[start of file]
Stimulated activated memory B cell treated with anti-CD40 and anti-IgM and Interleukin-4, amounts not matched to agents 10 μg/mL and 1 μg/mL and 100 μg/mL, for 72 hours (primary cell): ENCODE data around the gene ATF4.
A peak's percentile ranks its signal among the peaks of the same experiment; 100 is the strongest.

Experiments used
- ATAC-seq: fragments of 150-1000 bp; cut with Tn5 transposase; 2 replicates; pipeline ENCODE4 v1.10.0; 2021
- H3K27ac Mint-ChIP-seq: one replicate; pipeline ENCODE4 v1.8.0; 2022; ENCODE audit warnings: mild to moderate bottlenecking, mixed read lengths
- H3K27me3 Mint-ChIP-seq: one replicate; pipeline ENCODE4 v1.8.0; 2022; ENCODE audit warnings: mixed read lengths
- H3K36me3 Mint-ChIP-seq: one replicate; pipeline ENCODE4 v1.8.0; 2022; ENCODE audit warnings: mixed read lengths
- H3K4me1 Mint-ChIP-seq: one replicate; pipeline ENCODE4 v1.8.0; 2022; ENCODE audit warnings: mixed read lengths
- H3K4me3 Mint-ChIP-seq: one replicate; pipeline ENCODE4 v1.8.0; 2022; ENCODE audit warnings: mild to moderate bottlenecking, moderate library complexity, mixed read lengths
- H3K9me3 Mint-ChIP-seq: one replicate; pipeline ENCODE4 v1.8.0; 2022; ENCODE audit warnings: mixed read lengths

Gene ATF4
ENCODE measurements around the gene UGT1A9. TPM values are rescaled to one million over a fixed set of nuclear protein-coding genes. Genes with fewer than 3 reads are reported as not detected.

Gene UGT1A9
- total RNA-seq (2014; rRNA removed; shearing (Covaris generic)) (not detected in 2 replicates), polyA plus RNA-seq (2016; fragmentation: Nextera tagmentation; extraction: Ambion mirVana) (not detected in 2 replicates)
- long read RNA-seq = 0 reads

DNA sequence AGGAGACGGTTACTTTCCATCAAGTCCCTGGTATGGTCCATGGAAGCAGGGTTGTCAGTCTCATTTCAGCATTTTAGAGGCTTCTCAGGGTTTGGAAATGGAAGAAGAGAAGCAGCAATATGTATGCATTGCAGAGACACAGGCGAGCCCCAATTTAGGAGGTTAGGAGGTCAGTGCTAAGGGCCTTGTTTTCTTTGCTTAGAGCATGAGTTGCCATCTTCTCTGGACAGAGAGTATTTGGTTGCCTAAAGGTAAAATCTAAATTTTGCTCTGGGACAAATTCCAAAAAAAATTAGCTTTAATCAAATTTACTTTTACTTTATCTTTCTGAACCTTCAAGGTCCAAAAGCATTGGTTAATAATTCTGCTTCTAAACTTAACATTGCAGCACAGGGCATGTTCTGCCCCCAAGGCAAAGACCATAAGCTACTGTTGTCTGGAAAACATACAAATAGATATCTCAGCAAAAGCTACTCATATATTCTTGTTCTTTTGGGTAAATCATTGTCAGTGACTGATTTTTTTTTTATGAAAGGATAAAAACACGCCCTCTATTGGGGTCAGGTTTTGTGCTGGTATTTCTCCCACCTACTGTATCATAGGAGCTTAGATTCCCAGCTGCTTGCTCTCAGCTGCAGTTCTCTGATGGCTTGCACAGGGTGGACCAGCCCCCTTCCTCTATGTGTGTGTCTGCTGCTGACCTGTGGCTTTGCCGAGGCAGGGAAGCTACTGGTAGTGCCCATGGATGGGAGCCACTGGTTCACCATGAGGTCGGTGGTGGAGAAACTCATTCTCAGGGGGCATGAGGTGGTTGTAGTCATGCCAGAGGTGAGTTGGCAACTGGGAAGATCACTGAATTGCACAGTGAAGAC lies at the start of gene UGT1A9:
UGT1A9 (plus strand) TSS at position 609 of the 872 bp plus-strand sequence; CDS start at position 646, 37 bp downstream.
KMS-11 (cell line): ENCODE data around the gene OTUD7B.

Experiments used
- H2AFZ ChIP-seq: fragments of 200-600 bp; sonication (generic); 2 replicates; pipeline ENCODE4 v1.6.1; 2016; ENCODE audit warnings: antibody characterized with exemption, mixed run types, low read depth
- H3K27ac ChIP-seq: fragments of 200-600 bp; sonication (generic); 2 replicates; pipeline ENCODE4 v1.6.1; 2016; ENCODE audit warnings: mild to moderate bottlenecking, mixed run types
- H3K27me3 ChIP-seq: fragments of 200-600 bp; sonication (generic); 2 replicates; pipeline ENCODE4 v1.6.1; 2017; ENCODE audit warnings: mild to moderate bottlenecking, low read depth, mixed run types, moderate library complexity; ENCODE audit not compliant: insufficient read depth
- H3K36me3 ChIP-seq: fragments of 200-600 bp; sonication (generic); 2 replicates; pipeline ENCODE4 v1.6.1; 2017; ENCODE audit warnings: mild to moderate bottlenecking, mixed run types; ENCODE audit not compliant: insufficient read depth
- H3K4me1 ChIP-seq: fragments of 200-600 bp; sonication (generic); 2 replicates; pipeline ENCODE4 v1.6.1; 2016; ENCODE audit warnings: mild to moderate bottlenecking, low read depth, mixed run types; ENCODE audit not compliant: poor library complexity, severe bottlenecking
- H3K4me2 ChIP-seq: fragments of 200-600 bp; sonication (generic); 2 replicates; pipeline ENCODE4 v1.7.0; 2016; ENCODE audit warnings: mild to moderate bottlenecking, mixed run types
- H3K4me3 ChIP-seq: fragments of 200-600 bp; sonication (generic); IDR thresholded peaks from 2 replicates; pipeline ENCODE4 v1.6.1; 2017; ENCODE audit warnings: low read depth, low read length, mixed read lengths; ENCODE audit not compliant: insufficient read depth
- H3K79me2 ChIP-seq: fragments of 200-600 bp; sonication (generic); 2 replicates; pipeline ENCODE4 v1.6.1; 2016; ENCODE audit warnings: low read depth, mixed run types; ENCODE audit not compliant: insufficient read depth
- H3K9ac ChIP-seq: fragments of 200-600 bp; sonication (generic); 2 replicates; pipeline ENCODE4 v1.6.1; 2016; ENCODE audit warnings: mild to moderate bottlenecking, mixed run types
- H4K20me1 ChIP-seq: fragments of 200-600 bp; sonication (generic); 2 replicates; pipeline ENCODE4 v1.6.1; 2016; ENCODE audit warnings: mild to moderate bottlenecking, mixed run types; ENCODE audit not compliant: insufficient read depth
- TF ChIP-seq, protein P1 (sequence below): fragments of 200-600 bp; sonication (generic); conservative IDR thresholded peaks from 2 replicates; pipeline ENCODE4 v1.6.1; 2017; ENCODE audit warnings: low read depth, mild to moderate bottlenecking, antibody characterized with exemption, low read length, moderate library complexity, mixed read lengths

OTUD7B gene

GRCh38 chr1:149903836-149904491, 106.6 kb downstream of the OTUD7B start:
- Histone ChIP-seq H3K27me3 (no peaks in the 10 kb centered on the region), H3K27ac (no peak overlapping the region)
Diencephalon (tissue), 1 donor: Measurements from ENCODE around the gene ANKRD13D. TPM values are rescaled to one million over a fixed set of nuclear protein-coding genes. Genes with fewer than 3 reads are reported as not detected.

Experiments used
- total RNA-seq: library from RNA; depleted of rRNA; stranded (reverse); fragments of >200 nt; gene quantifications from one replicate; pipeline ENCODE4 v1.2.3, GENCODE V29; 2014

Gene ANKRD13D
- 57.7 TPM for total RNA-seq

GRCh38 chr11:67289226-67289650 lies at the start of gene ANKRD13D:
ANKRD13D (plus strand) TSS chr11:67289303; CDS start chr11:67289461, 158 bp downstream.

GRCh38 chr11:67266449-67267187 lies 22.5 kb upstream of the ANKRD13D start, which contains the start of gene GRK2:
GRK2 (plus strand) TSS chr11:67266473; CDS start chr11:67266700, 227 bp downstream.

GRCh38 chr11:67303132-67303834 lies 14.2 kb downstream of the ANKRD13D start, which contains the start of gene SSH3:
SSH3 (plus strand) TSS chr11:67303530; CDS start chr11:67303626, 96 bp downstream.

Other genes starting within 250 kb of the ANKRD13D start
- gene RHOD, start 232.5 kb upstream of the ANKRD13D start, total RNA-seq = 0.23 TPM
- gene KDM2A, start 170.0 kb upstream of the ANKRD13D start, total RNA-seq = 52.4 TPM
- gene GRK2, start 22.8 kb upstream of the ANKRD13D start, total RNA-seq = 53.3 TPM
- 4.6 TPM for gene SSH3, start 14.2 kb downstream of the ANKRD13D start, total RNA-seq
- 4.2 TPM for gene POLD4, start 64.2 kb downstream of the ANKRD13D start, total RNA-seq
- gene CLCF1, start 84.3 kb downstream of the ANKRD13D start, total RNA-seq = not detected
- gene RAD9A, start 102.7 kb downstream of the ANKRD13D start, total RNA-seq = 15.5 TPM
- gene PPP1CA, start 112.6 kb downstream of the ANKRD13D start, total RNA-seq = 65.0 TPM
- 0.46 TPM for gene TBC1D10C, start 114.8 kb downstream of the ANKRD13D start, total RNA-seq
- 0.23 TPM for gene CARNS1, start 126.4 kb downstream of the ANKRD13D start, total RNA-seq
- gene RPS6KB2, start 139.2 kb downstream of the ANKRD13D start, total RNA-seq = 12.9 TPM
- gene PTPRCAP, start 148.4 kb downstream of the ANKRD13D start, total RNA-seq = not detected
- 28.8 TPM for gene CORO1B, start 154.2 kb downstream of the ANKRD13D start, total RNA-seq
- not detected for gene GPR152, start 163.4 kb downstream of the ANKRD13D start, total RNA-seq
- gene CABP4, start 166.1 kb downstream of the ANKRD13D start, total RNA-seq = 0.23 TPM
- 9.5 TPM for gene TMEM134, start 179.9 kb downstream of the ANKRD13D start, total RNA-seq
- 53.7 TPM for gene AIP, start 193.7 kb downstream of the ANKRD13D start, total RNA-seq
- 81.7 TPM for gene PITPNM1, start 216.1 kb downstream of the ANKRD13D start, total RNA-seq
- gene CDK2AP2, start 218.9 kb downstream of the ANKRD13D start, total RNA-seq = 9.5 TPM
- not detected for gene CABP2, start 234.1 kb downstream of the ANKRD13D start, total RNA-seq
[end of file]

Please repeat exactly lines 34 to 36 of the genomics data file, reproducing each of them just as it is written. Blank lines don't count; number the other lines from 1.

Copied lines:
Diencephalon (tissue), 1 donor: Measurements from ENCODE around the gene ANKRD13D. TPM values are rescaled to one million over a fixed set of nuclear protein-coding genes. Genes with fewer than 3 reads are reported as not detected.

Experiments used
- total RNA-seq: library from RNA; depleted of rRNA; stranded (reverse); fragments of >200 nt; gene quantifications from one replicate; pipeline ENCODE4 v1.2.3, GENCODE V29; 2014